The key to unlocking the mystery of the written word is phonics and we make this a high priority in the Infants. At Hillfort we use Read Write Inc phonics which is used by more than a quarter of the UK’s primary schools. Phonics is simply the ability to convert a letter or letter groups into sounds that are then blended together into a word. The scheme is designed to create fluent readers, confident speakers and willing writers. Children learn to read fluently and at speed so they can focus on developing their skills in comprehension, vocabulary and spelling. Through Read Write Inc phonics children learn a simple alphabetic code followed by a more complex code. All reading books progress cumulatively, matched to the sounds children are learning and already know.
We start the systematic teaching of phonics throughout the Early Years Foundation Stage. The children learn to recognise the shape of letters and the sound they make. This is essential for reading, but it also helps children learn to spell well. We teach the children simple ways of remembering these sounds and letters.
- say the pure sounds (‘mmm’ not ‘muh’, ‘sss’ not ‘suh’ etc. see link below to hear pure sounds) to decode letter/sound correspondences quickly and effortlessly and use their phonic knowledge and skills to see a letter, or group of letters and say the corresponding sound
- say words by sounding-blending (Fred talk) eg. m-a-t = mat, sh-o-p = shop. Children then learn to read words by saying the sounds in a word then blending them together to say the whole word.
- read ‘tricky’ (red words) on sight such as ‘come,’ ‘was,’ ‘said’ and ‘you’. These are words where one part of the word is trying to trick the children. We teach them to look at the word and spot the part that is trying to trick us.
- understand what they read
- read aloud with fluency and expression.
- spell quickly and easily by segmenting the sounds in words. They use ‘Fred Fingers’ to say each of the sounds they can hear in a word before they attempt to write it.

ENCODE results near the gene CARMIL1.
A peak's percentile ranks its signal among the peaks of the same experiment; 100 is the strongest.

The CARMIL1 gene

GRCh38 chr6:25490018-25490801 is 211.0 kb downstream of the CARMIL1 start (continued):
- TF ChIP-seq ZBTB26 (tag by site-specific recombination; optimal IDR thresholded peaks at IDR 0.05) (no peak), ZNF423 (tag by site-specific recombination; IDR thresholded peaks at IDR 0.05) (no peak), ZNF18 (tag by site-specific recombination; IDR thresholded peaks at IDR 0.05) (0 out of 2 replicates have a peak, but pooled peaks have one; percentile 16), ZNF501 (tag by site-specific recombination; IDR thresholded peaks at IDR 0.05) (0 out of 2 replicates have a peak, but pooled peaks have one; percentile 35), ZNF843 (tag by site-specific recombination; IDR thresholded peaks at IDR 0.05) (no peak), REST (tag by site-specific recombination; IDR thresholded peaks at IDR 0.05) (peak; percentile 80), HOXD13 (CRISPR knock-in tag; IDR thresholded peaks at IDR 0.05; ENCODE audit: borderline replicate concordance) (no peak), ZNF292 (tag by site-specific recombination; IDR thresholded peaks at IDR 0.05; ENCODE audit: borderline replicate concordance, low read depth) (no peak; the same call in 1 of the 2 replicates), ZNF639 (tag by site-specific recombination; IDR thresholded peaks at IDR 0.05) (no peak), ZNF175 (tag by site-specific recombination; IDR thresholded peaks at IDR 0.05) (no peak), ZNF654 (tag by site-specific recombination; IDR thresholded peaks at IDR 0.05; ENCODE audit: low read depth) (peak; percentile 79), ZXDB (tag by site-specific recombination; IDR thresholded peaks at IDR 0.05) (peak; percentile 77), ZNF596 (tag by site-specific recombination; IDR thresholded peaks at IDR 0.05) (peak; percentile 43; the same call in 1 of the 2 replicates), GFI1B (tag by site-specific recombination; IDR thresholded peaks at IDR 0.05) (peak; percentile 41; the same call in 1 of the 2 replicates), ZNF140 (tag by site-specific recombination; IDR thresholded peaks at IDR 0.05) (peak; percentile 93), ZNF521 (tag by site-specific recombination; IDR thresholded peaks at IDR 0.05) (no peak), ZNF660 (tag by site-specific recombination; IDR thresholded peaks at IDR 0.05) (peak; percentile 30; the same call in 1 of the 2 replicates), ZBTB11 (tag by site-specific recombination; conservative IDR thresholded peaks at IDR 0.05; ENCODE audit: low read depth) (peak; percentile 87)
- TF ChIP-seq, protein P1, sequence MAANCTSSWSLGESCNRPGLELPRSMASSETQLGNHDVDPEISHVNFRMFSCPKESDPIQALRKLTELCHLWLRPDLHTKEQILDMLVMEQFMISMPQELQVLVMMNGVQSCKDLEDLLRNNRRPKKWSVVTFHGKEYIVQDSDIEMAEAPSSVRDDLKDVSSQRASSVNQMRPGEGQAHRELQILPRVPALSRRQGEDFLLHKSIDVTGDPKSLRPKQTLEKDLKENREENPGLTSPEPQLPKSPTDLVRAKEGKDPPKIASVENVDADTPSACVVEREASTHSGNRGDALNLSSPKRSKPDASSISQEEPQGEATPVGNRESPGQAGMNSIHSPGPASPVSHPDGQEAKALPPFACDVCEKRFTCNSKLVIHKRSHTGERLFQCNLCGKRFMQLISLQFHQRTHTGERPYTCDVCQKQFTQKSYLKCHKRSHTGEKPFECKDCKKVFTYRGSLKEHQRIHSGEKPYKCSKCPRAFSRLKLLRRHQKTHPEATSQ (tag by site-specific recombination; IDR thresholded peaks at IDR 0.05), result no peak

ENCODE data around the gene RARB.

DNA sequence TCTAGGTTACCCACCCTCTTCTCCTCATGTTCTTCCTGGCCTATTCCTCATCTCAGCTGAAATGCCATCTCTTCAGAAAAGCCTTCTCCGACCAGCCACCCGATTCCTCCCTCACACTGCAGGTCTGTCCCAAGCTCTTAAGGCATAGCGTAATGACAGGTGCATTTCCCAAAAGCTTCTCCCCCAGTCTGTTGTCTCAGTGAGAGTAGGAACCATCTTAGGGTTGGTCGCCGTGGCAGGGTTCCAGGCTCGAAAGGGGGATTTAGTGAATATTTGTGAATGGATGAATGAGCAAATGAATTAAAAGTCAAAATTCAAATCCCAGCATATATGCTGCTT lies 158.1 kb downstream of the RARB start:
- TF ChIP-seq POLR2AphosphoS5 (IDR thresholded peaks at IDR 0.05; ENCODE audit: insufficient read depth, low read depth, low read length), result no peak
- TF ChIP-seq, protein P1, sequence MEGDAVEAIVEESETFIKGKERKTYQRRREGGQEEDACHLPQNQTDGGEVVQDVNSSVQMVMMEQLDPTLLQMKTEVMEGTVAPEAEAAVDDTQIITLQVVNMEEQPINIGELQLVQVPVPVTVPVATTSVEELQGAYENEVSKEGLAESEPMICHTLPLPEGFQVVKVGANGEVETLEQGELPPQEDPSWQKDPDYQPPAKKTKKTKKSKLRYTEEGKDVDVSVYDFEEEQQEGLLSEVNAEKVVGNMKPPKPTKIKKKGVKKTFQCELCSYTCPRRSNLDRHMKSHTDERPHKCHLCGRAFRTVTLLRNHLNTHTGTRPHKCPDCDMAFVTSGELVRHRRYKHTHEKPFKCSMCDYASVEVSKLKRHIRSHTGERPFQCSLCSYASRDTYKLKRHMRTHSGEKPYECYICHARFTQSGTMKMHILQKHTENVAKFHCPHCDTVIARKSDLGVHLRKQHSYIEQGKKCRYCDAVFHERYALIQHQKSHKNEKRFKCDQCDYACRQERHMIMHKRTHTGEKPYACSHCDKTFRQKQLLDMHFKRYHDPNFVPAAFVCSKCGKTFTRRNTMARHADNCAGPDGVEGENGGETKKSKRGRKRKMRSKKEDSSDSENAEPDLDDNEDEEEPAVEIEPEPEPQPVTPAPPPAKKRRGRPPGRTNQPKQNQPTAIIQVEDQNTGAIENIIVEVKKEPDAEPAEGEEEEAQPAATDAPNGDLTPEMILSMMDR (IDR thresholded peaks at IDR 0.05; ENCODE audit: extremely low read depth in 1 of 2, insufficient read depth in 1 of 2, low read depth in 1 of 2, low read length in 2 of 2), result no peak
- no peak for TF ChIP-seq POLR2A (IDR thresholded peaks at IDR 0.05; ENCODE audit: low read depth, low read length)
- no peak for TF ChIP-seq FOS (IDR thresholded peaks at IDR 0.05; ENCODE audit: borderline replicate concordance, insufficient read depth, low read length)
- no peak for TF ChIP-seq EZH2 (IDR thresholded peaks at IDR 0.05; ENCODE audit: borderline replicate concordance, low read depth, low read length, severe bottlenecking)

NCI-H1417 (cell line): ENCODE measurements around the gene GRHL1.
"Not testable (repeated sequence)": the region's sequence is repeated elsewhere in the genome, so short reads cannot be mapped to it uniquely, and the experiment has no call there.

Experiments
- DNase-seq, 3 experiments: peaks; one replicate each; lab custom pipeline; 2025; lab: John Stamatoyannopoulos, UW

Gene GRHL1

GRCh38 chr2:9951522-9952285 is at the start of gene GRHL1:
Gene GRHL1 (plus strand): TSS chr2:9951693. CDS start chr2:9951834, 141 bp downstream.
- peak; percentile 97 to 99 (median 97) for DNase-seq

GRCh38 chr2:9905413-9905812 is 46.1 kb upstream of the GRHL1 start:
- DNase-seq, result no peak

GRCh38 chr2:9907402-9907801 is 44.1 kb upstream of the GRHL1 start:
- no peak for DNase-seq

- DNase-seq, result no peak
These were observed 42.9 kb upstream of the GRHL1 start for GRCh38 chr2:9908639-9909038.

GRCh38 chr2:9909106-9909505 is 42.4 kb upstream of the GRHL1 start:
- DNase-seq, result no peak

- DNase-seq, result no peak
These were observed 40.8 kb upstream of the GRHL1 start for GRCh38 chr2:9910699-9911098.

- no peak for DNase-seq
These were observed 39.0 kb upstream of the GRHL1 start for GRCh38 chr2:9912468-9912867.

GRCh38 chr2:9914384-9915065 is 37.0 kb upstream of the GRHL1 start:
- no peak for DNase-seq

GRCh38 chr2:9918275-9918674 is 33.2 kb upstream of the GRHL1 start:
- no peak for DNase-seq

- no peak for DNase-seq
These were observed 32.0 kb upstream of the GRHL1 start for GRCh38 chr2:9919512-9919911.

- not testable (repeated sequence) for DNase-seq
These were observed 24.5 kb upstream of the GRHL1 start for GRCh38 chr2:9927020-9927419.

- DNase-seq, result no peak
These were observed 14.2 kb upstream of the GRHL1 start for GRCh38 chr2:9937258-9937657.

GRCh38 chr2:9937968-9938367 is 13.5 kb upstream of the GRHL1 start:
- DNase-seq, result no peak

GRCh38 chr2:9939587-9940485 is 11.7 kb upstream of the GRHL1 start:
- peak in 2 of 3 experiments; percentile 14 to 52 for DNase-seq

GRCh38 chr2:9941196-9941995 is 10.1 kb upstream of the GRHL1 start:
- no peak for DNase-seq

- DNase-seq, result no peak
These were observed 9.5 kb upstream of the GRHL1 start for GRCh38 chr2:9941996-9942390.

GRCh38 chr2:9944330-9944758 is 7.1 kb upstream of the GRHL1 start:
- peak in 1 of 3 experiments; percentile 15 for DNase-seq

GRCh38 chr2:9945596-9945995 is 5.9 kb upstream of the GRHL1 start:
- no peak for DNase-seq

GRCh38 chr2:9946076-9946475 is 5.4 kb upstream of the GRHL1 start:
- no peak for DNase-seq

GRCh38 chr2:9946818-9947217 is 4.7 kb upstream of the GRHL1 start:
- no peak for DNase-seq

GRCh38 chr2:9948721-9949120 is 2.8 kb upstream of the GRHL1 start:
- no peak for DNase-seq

- develop pencil control, form letters correctly and acquire good handwriting.
The children practise their reading with books that are closely matched to their increasing knowledge of phonics and ‘red words’. This is so that, early on, they experience success and quickly begin to see themselves as readers. Please help your child to practise reading for at least 10 minutes every day at home. We cannot stress enough how important this is.
Phonics is taught daily to all children in Year R, Year 1 and those in Year2 who have not passed the phonics screening in Year 1 or completed the Read, Write Inc phonics programme. Our aim is for most children to be finished Read Write Inc Phonics by the end of year 1 or shortly after they start year 2. They will then start on our Read Write Inc Spelling Programme.
Progress with Phonics and the Year 1 Phonics Screen
We use various ways to find out how the children are progressing in reading. Each half term the children in Year R and Year 1 are assessed in Phonics. They are then grouped accordingly to ensure they are always being taught at the correct level to provide challenge. In class we regularly assess how fluently and accurately the children can read words. Children who are at the same reading level are grouped together for guided reading however these groups are fluid and if a child makes faster progress they are swiftly moved to a different group. Children who are not making the expected level of progress in phonics and reading will receive intervention support. We use Read Write Inc one-to-one tutoring for children from YR to Y2 who require extra phonics tuition to catch up with their peers.
In the summer term, the government requires all the Year 1 children to do a National Phonics screen. The children who require it will get extra support in order to enable them to successfully pass this screen. All the children who do not achieve the pass mark will continue to get support with their phonics in Year 2 in order to give them the best chance of achieving a pass when the retake the screen at the end of Year 2.
Children with difficulties saying some speech sounds
Many children have a few sounds that they can hear clearly but find it difficult to say, particularly the l-sound, r-sound, w-sound, th-sound, s-sound, sh-sound and j-sound. Often they say a t-sound for the c-sound; “tttssh” for the s-sound; “w” for the r-sound and “r” for the l-sound. You can help your child by encouraging him or her to look at your mouth when you say the sound. They can easily learn to read, even if they find one or two sounds difficult to say.
Read Write Inc Progression of sounds
Set 1 Sounds Publisher